Nab-paclitaxel in the treatment of metastatic breast cancer: A comprehensive review
Department of Medicine, Division of Hematology/Oncology, Sylvester Comprehensive Cancer Center, University of Miami, Leonard M Miller School of Medicine, 1475 NW 12th Avenue, Miami, FL 33136, USA. Expert Review of Clinical Pharmacology
(Impact Factor: 2.18).
05/2011; 4(3):329-34. DOI: 10.1586/ecp.11.7
The novel paclitaxel formulation (nanoparticle albumin-bound [nab] paclitaxel (Abraxane(®)) has recently been approved by the US FDA for treatment of breast cancer after failure of combination chemotherapy for metastatic disease or relapse within 6 months after adjuvant chemotherapy. Apart from its superior efficacy, as demonstrated in the pivotal Phase III study, less toxicity compared with the traditional solvent-containing paclitaxel (Taxol(®)) seems to contribute to its favorable therapeutic index. While approved as a single agent, nab-paclitaxel may prove more effective in combination with either biologic agents and/or other cytotoxic chemotherapeutic agents, as summarized in this article.
Available from: Stefan Gluck
- "Ixabepilone, a semi-synthetic epothilone analog, is indicated as a monotherapy for patients with locally advanced or metastatic breast cancer who have failed an anthracycline, a taxane, and capecitabine and in combination with capecitabine for the treatment of metastatic or locally advanced breast cancer after a failure of an anthracycline and a taxane   . In a phase 2 single-arm study of ixabepilone monotherapy in patients with advanced breast cancer resistant to an anthracycline, a taxane, and capecitabine, independent radiology facility (IRF)-assessed objective response rate (ORR) in all treated patients (n = 126) was 11.1%, 50% of patients achieved SD, 14.3% had SD for ≥6 months, median PFS was 3.1 months, and median OS was 8.6 months  . "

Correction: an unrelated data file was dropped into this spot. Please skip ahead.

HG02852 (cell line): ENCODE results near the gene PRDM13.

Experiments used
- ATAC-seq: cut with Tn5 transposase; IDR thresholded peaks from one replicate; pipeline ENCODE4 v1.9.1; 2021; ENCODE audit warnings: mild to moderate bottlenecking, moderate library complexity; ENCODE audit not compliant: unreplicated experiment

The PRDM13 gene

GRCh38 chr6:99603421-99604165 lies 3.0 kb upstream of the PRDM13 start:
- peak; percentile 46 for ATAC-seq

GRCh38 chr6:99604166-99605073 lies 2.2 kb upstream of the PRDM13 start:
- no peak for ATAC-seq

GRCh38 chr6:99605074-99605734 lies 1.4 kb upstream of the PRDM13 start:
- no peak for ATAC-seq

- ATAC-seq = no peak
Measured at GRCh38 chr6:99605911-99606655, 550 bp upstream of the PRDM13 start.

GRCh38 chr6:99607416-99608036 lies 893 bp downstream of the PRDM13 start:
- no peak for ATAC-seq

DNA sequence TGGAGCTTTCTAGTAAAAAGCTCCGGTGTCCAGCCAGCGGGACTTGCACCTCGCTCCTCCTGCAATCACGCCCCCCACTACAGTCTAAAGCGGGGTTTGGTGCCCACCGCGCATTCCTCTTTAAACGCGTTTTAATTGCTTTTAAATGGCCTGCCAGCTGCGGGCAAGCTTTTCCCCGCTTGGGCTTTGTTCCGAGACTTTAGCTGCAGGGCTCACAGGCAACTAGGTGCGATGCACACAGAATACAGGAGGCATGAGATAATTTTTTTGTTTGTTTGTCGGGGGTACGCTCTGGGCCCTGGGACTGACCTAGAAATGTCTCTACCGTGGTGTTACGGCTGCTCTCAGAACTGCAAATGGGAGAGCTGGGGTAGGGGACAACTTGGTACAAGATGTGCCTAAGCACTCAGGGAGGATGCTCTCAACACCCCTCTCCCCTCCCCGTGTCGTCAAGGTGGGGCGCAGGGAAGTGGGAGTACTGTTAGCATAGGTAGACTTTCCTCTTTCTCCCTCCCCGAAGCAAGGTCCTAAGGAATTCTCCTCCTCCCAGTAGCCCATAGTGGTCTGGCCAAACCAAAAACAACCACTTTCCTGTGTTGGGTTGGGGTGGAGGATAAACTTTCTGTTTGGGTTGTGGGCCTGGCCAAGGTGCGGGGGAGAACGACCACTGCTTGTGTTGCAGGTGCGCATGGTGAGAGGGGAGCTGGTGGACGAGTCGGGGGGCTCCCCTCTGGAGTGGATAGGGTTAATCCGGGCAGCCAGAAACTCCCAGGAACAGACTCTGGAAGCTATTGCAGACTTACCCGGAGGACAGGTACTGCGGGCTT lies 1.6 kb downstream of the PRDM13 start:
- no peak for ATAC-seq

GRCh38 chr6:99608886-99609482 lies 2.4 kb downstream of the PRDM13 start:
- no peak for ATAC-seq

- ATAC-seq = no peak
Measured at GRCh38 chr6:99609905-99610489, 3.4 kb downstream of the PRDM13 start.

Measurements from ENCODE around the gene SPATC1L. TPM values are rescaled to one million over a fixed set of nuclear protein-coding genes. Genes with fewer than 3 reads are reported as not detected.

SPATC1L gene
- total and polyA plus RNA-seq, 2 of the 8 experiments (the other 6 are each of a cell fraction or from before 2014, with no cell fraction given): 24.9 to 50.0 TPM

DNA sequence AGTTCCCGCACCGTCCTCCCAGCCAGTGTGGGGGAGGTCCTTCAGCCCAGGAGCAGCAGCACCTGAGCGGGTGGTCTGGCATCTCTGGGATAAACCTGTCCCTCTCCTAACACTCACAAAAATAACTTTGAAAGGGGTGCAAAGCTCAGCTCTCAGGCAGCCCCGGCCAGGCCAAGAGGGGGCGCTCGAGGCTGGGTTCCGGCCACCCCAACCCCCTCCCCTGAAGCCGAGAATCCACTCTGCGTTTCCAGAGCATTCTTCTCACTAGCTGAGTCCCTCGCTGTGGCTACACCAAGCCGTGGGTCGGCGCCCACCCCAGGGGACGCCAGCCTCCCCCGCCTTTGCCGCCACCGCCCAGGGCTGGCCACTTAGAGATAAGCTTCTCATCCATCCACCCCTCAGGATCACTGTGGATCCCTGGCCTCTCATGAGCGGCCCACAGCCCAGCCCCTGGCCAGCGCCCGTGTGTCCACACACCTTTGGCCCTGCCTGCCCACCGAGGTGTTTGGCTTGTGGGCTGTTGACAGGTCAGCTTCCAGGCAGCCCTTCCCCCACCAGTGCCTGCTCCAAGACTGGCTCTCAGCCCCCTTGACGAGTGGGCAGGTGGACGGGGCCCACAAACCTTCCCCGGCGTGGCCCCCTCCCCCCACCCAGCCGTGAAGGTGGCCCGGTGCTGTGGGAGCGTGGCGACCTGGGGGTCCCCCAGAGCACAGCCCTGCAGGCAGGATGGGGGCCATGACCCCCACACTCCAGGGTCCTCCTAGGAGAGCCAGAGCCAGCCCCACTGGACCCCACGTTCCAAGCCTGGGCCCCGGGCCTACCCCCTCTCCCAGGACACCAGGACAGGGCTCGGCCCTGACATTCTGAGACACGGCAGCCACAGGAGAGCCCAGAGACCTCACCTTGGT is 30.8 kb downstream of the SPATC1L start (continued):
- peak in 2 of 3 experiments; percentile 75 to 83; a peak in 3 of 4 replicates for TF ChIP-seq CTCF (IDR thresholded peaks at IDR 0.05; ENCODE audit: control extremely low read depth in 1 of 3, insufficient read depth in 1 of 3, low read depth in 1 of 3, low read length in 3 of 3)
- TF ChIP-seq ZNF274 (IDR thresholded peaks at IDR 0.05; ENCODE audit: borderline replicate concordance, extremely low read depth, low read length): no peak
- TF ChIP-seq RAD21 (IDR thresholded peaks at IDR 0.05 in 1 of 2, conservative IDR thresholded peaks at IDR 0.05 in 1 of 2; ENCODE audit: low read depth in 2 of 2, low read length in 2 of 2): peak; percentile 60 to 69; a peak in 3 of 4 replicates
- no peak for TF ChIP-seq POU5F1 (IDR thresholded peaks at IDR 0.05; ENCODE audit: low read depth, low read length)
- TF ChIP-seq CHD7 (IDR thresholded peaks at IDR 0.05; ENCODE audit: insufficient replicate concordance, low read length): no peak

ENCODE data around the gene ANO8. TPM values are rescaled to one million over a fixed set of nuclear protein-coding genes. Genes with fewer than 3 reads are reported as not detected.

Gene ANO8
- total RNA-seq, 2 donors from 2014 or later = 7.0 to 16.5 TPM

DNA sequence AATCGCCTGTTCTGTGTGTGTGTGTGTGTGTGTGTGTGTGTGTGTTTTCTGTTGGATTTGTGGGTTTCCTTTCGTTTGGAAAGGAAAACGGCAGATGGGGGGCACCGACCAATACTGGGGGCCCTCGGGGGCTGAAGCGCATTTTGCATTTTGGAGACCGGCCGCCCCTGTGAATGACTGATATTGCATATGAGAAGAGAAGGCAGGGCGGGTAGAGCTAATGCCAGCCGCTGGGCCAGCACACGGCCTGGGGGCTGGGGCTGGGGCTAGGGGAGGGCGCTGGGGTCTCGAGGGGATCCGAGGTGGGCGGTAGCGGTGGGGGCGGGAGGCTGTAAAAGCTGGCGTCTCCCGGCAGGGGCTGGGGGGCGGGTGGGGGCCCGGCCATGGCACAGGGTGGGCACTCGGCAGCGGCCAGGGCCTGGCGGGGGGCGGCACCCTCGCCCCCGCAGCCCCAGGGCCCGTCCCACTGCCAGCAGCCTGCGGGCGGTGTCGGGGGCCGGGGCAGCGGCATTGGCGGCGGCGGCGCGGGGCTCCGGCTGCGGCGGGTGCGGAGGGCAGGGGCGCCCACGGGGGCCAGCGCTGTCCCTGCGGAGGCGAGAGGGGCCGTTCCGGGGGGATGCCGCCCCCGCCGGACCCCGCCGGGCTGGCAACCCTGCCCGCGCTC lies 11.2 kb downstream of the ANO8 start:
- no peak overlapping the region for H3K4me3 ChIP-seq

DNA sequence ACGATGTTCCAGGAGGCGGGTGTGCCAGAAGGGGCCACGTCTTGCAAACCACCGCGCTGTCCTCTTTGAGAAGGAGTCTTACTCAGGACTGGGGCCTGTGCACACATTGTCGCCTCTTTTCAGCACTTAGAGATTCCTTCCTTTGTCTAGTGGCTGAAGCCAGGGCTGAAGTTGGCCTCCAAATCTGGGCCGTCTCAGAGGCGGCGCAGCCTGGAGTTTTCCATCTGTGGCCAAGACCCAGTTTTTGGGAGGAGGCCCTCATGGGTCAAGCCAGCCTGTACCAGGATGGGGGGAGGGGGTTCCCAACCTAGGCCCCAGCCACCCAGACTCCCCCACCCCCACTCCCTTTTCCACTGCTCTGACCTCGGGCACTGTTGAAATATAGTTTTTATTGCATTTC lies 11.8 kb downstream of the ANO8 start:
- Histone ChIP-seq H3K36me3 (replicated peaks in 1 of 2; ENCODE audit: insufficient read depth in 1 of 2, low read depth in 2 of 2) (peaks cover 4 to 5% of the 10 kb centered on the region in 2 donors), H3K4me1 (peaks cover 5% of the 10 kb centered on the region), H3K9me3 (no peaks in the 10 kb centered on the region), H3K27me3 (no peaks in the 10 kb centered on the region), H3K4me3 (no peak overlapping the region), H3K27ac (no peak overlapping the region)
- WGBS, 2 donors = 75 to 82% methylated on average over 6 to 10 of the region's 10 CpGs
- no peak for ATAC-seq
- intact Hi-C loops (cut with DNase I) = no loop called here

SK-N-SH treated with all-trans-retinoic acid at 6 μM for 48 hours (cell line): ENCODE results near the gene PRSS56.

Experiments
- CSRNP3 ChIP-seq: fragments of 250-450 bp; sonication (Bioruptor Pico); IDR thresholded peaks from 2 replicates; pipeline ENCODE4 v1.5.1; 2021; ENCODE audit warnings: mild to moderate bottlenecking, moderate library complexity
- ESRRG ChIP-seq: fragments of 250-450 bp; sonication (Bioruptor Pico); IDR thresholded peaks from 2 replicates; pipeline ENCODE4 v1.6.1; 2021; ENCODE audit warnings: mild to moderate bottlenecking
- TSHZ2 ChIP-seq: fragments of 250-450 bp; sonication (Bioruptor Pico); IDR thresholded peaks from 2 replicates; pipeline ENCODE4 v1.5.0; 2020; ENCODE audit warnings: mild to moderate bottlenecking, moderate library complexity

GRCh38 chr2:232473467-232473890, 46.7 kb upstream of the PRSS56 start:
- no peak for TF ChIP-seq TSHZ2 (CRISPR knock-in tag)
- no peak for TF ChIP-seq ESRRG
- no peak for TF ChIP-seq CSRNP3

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ABSTRACT: Breast cancer is the most common cancer affecting women worldwide, comprising approximately 20% of all cancers. Although many advances in the treatment of this disease have been made and mortality of early breast cancer improved over the past three decades, metastatic breast cancer (MBC) remains an incurable disease. Cytotoxic chemotherapy continues to play a major role in the treatment of MBC and has been recently combined with biologic agents such as monoclonal antibodies or kinase inhibitors. Over the past decade, several novel cytotoxic chemotherapies have been evaluated in clinical trials. Encouraging results have been observed with novel anti-microtubule agents, with recent US Food and Drug Administration approval of eribulin in 2010. Other novel cytotoxic agents currently under clinical development include novel anti-microtubule drugs, platinum compounds, and anti-angiogenic agents combined with chemotherapy. Here, we review all the major novel cytotoxic agents that have undergone clinical study over the past 5 years for the treatment of MBC.
Available from: Edna Cukierman
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ABSTRACT: Drug and radiation resistance represent a challenge for most anticancer therapies. Diverse experimental approaches have provided evidence that the tumor-associated microenvironment constitutes both a protective shell that impedes drug or radiation access and a permissive or promotive microenvironment that encourages a nurturing cancer (i.e., cancer stem cell) niche where tumor cells overcome treatment- and cancer-induced stresses. Better understanding of the effects of the tumor microenvironment on cancer cells before, during and immediately after chemo- or radiotherapy is imperative to design new therapies aimed at targeting this tumor-protective niche. This review summarizes some of the known mesenchymal stromal effects that account for drug resistance, the main signal transduction pathways associated with this resistance and the therapeutic efforts directed to increase the success of current therapies. Special emphasis is given to environment-mediated drug resistance in general and to cell adhesion-mediated drug resistance in particular.
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